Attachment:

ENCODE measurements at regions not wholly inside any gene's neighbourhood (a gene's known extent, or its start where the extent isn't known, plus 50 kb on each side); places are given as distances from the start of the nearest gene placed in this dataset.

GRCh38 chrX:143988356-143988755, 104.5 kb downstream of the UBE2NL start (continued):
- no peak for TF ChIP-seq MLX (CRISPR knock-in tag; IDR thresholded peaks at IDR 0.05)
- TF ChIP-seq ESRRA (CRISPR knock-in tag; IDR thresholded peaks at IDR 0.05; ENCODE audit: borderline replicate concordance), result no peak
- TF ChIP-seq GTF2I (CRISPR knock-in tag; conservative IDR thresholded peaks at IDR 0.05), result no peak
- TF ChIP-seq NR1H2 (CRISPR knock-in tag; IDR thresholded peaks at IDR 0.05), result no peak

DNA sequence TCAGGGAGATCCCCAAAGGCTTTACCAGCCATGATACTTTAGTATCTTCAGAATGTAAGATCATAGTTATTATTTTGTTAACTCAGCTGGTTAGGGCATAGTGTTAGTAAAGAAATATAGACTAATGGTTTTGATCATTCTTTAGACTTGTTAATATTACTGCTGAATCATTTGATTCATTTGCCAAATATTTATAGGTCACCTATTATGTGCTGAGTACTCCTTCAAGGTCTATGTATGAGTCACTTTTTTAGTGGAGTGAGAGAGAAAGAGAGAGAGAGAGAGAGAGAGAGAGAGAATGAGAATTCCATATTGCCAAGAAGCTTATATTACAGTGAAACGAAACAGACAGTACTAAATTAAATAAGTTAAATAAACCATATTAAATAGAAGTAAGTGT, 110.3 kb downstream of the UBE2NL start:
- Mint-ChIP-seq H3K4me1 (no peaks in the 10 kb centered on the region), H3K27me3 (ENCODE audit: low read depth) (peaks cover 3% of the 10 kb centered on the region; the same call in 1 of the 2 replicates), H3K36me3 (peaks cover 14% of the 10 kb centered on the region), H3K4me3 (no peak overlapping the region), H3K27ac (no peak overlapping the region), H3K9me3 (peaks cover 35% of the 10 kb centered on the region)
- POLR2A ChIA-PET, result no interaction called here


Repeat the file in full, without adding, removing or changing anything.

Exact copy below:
ENCODE measurements at regions not wholly inside any gene's neighbourhood (a gene's known extent, or its start where the extent isn't known, plus 50 kb on each side); places are given as distances from the start of the nearest gene placed in this dataset.

GRCh38 chrX:143988356-143988755, 104.5 kb downstream of the UBE2NL start (continued):
- no peak for TF ChIP-seq MLX (CRISPR knock-in tag; IDR thresholded peaks at IDR 0.05)
- TF ChIP-seq ESRRA (CRISPR knock-in tag; IDR thresholded peaks at IDR 0.05; ENCODE audit: borderline replicate concordance), result no peak
- TF ChIP-seq GTF2I (CRISPR knock-in tag; conservative IDR thresholded peaks at IDR 0.05), result no peak
- TF ChIP-seq NR1H2 (CRISPR knock-in tag; IDR thresholded peaks at IDR 0.05), result no peak

DNA sequence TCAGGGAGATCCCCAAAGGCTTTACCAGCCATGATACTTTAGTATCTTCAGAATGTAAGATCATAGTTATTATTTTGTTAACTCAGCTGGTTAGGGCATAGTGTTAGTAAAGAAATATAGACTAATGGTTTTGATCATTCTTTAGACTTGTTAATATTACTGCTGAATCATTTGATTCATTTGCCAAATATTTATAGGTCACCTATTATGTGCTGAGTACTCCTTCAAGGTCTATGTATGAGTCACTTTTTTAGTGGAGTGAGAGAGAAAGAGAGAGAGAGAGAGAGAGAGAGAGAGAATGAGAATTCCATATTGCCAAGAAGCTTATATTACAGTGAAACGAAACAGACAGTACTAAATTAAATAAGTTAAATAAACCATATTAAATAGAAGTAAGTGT, 110.3 kb downstream of the UBE2NL start:
- Mint-ChIP-seq H3K4me1 (no peaks in the 10 kb centered on the region), H3K27me3 (ENCODE audit: low read depth) (peaks cover 3% of the 10 kb centered on the region; the same call in 1 of the 2 replicates), H3K36me3 (peaks cover 14% of the 10 kb centered on the region), H3K4me3 (no peak overlapping the region), H3K27ac (no peak overlapping the region), H3K9me3 (peaks cover 35% of the 10 kb centered on the region)
- POLR2A ChIA-PET, result no interaction called here